Kurt Andersen | Solving the Economic Problem: How to Make America New Again


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Here is my weekly email with some insights and ideas pulled from conversations I had on my podcast.


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Solving the Economic Problem: How to Make America New Again

In 1930, John Maynard Keynes wrote a short, seven-page essay titled Economic Possibilities for our Grandchildren. In it, he predicted that eventually, we would solve the essential “economic problem” of there being enough for everyone.

His words were prescient:

“I would predict that the standard of life in progressive countries one hundred years hence will be between four and eight times as high as it is today.”

A 2013 article from Ezra Klein in the Washington Post examined Keynes’ predictions, noting how accurate he was in the rise of individual wealth (on a per-capita basis, when adjusted for inflation) but how he was so very wrong in how that wealth would manifest in our society.

When I recently spoke with Kurt Andersen on the Success Story Podcast, author of Evil Geniuses: The Unmaking of America: A Recent History we discussed the crossroads that is facing the United States, as we approach 100 years from Keynes’ writing.

Enough for everyone

If there is an argument to be made about distributing wealth equally among everyone but I’m not here to make it. My work celebrates capitalistic ventures and is meant to inform people on how to pursue entrepreneurism to create a better life for themselves and their families.

But it is important to understand just how wide the gap has become.

In early 2022, the net wealth of the bottom 50% of America was just 3.2% of the total. That number is actually at a 20-year high, but still incredibly disproportionate.

Imagining the equal distribution — $150 trillion divided among all 330 million people — moves everyone in the upper-middle class. The economic problem then, the one that Keynes suggested nearly 100 years ago, should be solved.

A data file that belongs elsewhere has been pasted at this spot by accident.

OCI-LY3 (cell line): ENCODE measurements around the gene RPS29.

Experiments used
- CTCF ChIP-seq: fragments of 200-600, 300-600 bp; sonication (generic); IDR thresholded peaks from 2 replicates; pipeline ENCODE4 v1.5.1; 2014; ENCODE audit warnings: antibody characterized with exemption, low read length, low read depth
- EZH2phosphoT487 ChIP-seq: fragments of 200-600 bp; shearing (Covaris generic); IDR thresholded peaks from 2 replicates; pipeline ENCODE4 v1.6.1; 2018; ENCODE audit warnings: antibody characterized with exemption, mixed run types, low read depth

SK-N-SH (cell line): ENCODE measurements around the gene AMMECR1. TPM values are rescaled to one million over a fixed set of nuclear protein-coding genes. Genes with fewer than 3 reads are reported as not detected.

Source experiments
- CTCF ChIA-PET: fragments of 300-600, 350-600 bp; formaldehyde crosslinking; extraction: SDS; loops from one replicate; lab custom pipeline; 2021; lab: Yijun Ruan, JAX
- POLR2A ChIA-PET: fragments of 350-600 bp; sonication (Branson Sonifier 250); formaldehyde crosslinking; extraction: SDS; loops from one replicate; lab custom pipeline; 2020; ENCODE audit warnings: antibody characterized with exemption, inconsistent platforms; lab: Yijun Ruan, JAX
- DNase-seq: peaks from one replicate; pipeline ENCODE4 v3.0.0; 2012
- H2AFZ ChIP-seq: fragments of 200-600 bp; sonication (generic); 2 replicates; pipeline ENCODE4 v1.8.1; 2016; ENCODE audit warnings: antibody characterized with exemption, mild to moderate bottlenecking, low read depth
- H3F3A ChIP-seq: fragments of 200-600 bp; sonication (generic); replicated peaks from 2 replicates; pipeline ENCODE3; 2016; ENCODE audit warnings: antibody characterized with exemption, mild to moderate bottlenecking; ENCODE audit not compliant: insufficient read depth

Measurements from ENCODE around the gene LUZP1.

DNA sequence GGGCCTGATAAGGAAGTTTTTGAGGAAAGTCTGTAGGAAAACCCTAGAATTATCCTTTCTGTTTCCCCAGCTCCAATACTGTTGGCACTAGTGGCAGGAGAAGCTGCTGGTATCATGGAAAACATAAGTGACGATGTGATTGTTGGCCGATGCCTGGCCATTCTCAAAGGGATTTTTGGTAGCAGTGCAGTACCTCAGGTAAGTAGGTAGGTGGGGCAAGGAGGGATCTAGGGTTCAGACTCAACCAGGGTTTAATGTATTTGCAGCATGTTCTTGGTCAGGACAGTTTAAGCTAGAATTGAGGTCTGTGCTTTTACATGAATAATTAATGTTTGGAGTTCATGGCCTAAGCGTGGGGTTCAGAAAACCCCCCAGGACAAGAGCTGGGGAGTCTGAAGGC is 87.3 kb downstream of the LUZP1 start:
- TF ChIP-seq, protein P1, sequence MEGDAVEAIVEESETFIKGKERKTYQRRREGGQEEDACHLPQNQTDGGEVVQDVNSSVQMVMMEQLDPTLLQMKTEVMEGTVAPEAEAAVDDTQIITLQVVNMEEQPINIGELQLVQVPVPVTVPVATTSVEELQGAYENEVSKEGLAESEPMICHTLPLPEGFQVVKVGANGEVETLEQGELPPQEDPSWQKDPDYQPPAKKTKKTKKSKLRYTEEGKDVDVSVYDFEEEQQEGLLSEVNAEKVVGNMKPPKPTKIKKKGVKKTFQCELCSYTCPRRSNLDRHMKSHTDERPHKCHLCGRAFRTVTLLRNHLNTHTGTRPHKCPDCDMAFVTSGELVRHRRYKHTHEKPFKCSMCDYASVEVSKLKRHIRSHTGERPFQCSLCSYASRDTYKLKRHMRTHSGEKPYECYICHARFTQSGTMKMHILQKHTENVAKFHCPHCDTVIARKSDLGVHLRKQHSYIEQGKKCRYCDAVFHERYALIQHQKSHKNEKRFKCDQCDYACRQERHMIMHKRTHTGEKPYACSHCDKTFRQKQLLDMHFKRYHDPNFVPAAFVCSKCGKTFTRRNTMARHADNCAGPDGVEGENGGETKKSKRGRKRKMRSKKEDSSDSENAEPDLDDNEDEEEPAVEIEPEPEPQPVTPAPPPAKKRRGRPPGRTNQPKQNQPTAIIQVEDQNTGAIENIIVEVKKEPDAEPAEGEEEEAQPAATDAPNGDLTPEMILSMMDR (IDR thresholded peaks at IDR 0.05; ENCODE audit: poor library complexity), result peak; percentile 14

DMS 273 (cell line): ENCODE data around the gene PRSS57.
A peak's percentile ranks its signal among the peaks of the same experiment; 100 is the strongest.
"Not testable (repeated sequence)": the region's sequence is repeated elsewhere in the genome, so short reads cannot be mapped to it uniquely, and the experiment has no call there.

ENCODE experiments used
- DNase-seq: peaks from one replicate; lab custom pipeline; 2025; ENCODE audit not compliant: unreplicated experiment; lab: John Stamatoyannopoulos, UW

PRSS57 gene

There is enough for everyone, or at least there should be enough opportunities for everyone to build a successful life.

But as Klein states in his 2013 piece, instead of settling for enough, we have continued to chase the people who have more. We spend our lives trying to make up the difference, and by nature, that means the economic problem — as we have shifted it — can maybe never be solved.

Reaching a crossroads

That takes us to the crossroads that Andersen spoke about in our chat. As we continue on a path of digital transformation, employing software as a service, artificial intelligence optimization, and machine learning, we are moving through another workforce revolution.

Processes are being made more and more efficient, leading to the need for fewer workers, and reducing the number of jobs available in certain industries. Even if we can produce enough for everyone, the question will become how people can afford those necessities.

The rise of digital feudalism

Soaring inequality and the concentration of wealth in the hands of a few have given rise to a new form of feudalism, one based on digital assets.

In the past, feudalism was primarily based on the ownership of land. The lord owned the land and granted use of it to tenants, who in turn had to work it and give a portion of their crops to the lord as rent. This system created a hierarchy in which those with more land had more power.